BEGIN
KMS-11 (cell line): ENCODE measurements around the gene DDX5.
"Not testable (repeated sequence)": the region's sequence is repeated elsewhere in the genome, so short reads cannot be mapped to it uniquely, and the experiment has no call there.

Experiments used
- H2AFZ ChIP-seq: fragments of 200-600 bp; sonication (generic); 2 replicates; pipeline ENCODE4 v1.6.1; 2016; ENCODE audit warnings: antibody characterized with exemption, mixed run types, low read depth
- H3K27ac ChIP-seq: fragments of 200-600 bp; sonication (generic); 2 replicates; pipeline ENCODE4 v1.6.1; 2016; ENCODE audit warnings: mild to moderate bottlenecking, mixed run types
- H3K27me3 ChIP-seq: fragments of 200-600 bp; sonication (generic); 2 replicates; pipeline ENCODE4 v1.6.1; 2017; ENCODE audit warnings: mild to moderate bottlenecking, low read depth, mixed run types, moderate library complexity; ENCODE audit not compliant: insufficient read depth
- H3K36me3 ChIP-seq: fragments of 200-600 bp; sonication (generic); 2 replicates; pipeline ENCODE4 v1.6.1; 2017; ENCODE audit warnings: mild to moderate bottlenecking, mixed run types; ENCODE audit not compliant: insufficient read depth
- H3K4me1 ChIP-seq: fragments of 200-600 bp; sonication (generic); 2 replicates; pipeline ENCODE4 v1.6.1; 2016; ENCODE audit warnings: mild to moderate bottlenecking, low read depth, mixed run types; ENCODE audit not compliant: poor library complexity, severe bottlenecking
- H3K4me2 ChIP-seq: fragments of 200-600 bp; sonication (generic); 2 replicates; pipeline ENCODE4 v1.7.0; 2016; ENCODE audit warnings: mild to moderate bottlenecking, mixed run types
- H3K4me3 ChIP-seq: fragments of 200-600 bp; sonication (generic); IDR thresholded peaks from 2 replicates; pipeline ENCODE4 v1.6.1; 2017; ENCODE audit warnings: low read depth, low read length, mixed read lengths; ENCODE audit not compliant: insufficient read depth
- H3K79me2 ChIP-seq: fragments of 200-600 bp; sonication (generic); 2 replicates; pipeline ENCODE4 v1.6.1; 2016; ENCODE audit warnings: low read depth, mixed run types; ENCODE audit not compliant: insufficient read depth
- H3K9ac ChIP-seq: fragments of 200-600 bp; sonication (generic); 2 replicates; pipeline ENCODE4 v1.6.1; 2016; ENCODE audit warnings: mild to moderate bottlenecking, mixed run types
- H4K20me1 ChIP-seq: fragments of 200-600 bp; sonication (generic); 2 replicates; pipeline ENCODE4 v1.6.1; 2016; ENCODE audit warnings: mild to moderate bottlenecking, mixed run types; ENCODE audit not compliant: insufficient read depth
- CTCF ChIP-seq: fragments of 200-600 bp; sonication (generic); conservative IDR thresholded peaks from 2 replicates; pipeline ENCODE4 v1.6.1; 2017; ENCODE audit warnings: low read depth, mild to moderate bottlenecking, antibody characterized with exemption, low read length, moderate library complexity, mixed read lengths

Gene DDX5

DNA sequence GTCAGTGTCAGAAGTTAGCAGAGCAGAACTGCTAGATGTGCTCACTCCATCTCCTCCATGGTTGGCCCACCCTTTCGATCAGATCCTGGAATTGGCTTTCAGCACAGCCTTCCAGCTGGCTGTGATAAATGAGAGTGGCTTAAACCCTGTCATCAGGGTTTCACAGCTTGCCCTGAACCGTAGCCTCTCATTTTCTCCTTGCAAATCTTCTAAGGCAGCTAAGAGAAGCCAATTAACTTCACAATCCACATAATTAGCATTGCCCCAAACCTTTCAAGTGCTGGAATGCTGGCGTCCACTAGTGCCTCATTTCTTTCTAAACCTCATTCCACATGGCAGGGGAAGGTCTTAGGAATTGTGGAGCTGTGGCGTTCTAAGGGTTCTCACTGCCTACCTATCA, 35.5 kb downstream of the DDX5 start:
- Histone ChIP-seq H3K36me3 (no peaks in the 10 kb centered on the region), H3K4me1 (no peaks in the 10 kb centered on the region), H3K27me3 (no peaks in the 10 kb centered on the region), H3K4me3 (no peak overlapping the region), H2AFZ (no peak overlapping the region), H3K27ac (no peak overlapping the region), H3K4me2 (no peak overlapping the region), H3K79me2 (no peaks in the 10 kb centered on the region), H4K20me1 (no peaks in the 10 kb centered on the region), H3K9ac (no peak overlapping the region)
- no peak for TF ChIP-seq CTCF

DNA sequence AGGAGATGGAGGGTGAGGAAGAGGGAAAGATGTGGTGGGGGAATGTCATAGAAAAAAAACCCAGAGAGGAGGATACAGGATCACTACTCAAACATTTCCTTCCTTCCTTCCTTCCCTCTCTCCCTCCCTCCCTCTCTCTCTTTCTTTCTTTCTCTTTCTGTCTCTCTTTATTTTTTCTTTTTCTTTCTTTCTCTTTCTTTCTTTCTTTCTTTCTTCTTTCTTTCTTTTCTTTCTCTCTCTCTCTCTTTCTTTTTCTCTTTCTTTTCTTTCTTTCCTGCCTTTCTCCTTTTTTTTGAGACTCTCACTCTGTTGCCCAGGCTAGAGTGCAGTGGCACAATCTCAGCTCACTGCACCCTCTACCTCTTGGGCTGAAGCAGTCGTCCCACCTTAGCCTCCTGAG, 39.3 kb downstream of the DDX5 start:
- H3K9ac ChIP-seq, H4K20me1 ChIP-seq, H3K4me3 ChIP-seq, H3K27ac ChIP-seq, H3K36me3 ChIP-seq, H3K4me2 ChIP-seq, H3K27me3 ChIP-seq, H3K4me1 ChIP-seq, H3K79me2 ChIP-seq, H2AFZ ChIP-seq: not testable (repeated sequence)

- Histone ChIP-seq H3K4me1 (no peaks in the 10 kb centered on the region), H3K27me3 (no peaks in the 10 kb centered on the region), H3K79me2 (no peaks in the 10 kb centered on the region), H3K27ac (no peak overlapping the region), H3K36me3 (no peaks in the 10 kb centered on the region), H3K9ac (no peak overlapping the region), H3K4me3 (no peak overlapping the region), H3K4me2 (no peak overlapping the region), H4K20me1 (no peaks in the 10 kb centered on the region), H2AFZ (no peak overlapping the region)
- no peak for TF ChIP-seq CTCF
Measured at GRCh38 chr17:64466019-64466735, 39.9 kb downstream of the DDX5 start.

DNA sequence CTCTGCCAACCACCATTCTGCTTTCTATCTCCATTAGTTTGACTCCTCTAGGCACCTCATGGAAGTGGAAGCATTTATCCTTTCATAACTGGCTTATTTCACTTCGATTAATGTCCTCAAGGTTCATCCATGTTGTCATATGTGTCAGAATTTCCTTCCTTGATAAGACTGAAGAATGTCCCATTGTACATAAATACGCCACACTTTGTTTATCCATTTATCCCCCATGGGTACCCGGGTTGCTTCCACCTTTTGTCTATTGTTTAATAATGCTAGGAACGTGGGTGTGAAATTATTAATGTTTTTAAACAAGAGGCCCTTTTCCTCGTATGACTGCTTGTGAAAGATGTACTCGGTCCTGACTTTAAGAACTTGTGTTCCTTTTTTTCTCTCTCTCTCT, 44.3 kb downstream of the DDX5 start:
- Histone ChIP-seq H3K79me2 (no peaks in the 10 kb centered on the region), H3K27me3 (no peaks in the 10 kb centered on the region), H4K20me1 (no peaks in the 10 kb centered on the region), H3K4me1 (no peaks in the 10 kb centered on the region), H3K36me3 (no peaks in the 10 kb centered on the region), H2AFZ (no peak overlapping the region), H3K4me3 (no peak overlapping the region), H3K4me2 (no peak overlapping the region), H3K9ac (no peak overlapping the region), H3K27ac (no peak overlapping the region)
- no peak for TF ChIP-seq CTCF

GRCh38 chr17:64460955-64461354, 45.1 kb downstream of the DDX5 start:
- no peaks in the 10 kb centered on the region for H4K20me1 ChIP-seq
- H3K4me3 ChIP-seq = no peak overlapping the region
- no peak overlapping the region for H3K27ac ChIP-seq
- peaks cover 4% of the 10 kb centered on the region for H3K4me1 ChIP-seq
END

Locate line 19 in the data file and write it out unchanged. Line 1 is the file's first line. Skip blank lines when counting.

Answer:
DNA sequence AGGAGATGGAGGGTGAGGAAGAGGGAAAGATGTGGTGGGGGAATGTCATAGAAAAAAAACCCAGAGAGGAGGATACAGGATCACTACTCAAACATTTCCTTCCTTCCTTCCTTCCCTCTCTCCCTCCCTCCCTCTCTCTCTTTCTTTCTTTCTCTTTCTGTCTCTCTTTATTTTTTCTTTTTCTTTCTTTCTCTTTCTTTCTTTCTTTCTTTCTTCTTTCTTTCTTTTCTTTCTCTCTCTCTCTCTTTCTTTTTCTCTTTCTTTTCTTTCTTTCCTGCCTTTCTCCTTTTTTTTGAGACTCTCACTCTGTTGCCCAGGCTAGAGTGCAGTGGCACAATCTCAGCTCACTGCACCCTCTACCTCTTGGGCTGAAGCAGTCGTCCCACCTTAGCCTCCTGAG, 39.3 kb downstream of the DDX5 start: